Alexandria Ocasio-Cortez has done her due diligence as a congressperson, and her firsthand reports regarding what is happening at the border are nothing short of jarring. On Monday, she and other congressional Democrats visited a number of detention centers where immigrants are being held. And following her visit, Ocasio-Cortez described what she saw and heard, saying on Twitter that immigrants are told to drink out of toilets in these holding spaces, that resources are scant, and they could be compared to "concentration camps."
Ocasio-Cortez decided to visit the detention facilities after ProPublica released an investigation, alleging that current and former U.S. Customs and Border Protection (CBP) agents have a secret Facebook group on which they discuss sexually harassing, degrading, and dehumanizing migrants. According to ProPublica, one "vulgar illustration" depicted a photoshopped Ocasio-Cortez engaged in a sexual act with a detained migrant, while others share stories including an anecdote regarding a 16-year-old Guatemalan migrant who died in May while in custody. “If he dies, he dies," one individual allegedly said of the instance. According to PBS Newshour, CBP has since launched an investigation into the offensive social media posts.
Considering the implications of these claims, Ocasio-Cortez decided to investigate herself. The findings? Well, according to her observations, it's precisely as bad as everyone has made it out to be. "Now I’ve seen the inside of these facilities. It’s not just the kids. It’s everyone. People drinking out of toilets, officers laughing in front of members Congress," Ocasio-Cortez wrote on Twitter. "I brought it up to their superiors. They said 'officers are under stress & act out sometimes.' No accountability."
Ocasio-Cortez retweeted a photo of "the type of toilet [they] saw in the cell," which was a steel toilet with a sink attached on top, with a sign above them that says "potable water." Ocasio-Cortez said on Twitter that the one she saw "the sink portion was not functioning," and detained women said they "were told they could drink out of the bowl."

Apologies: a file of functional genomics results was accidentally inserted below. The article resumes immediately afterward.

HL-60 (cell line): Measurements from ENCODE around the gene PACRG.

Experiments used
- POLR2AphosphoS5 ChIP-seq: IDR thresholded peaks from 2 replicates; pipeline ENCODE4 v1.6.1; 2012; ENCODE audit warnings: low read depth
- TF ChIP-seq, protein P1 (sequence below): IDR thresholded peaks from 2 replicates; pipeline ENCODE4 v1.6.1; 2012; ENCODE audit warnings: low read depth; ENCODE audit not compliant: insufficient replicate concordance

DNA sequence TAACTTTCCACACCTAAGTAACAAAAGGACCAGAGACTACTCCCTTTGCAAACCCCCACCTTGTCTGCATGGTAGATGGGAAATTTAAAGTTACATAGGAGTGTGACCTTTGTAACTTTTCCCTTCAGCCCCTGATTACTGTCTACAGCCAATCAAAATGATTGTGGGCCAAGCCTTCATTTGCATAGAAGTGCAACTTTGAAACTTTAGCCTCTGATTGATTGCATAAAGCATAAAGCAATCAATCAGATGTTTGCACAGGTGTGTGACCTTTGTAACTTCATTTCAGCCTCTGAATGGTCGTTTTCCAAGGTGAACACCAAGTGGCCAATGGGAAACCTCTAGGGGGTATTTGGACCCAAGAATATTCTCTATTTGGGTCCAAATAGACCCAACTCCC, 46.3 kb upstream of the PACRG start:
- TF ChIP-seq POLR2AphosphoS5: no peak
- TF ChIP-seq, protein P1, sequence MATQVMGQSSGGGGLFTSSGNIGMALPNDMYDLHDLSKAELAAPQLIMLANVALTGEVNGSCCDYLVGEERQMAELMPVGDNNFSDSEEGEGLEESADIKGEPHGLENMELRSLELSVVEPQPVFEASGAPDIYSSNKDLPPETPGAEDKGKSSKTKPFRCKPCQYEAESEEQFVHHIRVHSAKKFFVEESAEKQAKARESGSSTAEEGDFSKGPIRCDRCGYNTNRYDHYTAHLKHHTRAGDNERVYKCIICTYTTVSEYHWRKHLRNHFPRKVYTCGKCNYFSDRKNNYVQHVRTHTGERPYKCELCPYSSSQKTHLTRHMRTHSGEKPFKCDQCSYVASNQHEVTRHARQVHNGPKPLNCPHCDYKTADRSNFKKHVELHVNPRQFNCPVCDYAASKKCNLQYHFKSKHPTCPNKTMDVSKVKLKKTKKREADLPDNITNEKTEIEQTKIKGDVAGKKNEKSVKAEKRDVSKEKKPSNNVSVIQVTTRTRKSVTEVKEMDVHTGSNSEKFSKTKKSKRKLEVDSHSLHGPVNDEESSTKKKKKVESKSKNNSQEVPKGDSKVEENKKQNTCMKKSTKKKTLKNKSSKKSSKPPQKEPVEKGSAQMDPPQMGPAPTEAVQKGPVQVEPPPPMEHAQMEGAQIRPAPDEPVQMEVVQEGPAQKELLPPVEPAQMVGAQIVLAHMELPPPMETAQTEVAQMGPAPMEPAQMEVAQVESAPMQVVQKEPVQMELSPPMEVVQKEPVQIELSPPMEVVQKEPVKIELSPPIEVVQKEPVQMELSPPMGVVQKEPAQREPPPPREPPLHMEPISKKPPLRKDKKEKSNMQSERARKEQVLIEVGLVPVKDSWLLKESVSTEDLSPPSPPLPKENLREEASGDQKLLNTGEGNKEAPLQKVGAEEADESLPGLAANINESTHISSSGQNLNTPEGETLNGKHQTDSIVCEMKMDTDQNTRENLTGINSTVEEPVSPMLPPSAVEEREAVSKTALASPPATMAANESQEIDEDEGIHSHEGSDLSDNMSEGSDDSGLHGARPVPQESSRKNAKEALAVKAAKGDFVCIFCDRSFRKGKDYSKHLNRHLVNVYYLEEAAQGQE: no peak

Additionally, while speaking to one of the detained immigrants, Ocasio-Cortez wrote on Twitter that she was told that the treatment they are receiving is being described as "psychological warfare," including "waking them at odd hours for no reason, calling them wh*res," and denying them access to basic hygienic care.
Ocasio-Cortez posted a photo of a small packet of "shampoo" that one of the detainees had, which was given to each woman to wash her entire body with. Ocasio-Cortez said that some had told her they had not showered in 15 days, and others' hair was "falling out."
"This has been horrifying so far," Ocasio-Cortez wrote on Twitter. "It is hard to understate the enormity of the problem. We’re talking systemic cruelty w/ a dehumanizing culture that treats them like animals."
Romper's request for comment from CBP regarding Ocasio-Cortez's visit and her observations was not immediately returned.
Prior to her visit, according to The New York Times, Ocasio-Cortez had already called the detention centers "concentration camps," and Newsweek reported that more than 140 Holocaust experts "agree" that it is reasonable to refer to them as such.
"What we saw today was unconscionable," Ocasio-Cortez told reporters following her visit, according to ABC 7 Eyewitness News. "No child should ever be separated from their parent. No child should ever be taken from their family. No woman should ever be locked up in a pen when they have done no harm to another human being. They should be given water, they should be given access to basic human rights. And it is a false notion — the idea that we have to choose between people — is a false notion. No child ever has to suffer for the benefit of another."
President Donald Trump has seemed passive at best regarding the increasingly Draconian treatment of immigrant kids and families. “We’re doing a fantastic job, under the circumstances,” he said while addressing the crisis at the border, according to Rolling Stone.
However, that seems unlikely. In September of last year, a memo from the Department of Homeland Security suggested that family separation was an "intended consequence" of the policy, The Intercept reported, as authorities hoped it would possibly "deter" other families from wanting to cross the border.
As Ocasio-Cortez said, it is "unconscionable" that such treatment is and has been happening. Awareness is the first step to change, and on that front, what's required to do so is going to have to be pretty radical.